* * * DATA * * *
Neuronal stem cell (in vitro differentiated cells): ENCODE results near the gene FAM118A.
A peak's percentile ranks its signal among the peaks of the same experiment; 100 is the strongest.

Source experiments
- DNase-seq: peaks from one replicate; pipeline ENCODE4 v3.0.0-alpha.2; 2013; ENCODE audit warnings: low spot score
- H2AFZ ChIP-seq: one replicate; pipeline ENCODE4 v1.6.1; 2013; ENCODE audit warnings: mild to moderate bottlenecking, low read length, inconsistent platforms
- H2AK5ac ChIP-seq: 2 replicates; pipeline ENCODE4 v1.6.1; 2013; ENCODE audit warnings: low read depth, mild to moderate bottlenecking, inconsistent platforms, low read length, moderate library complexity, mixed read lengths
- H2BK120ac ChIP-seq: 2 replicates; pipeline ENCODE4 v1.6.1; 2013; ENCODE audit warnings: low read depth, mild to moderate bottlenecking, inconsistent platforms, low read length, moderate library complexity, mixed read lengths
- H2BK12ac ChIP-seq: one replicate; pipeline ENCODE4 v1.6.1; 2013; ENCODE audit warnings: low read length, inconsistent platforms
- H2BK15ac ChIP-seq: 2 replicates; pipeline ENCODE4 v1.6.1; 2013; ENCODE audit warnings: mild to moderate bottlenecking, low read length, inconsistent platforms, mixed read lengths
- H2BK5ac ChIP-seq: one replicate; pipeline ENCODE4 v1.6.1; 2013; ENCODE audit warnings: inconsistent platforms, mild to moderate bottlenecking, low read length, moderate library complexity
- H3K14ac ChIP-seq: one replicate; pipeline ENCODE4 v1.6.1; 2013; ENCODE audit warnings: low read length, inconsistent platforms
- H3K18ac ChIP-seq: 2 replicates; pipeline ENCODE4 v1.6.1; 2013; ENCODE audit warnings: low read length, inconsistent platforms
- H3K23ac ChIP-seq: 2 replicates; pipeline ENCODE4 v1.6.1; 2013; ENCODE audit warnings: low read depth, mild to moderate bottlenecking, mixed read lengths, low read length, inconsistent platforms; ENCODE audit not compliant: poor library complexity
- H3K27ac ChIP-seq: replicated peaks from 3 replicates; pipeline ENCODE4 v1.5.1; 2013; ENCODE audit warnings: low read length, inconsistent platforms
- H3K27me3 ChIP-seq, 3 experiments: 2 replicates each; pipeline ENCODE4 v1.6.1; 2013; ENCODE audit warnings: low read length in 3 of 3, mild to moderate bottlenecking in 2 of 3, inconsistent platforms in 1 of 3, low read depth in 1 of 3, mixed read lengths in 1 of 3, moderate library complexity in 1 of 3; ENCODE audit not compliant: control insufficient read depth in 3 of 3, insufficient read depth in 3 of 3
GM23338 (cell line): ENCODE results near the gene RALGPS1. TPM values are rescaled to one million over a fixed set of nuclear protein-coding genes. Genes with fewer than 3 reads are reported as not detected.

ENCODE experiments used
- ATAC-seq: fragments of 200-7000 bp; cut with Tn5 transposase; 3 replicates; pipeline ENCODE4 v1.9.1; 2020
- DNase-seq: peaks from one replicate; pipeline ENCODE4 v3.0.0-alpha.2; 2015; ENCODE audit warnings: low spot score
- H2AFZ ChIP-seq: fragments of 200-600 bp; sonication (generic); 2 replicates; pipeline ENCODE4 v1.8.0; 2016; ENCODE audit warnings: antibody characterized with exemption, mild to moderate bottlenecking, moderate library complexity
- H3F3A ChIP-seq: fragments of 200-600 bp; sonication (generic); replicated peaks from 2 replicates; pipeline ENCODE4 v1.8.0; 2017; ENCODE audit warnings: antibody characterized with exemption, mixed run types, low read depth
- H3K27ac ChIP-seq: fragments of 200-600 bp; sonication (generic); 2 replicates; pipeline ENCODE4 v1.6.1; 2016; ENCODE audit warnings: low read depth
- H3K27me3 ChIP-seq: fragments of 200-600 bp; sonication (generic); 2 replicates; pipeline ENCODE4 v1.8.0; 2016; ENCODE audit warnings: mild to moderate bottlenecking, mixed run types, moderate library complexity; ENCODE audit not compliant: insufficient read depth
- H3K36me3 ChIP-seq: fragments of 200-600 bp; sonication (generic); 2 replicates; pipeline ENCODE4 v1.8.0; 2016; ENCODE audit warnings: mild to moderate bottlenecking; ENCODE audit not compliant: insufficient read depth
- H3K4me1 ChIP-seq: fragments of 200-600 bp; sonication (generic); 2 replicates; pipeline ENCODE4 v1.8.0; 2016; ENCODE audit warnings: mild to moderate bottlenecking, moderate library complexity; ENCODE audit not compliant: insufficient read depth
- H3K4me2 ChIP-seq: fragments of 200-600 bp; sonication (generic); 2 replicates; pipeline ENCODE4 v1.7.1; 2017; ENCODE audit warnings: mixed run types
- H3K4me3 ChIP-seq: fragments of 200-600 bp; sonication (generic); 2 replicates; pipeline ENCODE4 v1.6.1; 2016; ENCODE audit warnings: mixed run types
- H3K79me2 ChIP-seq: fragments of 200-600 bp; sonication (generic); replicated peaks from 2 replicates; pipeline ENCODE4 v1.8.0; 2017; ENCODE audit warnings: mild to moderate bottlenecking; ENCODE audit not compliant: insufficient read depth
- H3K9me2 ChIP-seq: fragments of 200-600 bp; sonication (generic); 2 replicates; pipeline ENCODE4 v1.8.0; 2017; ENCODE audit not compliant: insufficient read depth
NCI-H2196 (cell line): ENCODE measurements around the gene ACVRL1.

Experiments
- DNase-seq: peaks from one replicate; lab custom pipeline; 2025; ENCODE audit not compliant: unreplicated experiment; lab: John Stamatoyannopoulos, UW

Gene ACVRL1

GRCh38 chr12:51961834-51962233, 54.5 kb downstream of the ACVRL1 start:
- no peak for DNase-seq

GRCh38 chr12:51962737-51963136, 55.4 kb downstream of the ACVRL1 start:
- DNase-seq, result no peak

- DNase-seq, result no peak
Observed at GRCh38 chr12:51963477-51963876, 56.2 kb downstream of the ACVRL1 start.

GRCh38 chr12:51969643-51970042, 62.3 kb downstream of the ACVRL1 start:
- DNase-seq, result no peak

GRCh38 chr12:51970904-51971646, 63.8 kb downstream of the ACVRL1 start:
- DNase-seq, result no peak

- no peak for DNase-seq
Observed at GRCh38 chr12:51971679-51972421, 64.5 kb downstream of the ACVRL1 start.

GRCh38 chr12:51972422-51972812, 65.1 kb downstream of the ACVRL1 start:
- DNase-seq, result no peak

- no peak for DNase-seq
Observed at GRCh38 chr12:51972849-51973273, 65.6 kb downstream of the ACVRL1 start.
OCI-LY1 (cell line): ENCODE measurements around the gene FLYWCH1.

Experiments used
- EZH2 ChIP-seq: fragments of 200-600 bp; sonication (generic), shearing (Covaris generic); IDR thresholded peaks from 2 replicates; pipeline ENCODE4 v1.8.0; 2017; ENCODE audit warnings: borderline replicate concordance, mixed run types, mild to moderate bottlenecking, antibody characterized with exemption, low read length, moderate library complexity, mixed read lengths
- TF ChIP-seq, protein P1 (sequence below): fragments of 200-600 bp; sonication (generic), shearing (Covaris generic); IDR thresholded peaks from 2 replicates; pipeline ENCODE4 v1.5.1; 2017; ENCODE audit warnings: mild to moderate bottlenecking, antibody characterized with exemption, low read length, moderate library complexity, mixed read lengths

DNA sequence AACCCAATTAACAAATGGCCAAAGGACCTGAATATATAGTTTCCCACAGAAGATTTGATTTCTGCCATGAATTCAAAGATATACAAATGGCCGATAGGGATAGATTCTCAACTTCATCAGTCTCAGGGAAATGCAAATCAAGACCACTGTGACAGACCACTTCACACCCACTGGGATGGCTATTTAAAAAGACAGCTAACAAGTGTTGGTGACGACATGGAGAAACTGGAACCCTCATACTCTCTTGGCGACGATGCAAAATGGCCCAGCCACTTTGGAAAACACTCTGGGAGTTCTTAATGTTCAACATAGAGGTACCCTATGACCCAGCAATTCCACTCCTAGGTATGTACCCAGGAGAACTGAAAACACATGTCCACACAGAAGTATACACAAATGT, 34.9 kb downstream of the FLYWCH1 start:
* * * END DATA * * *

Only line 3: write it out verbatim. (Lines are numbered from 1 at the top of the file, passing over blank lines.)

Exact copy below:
Source experiments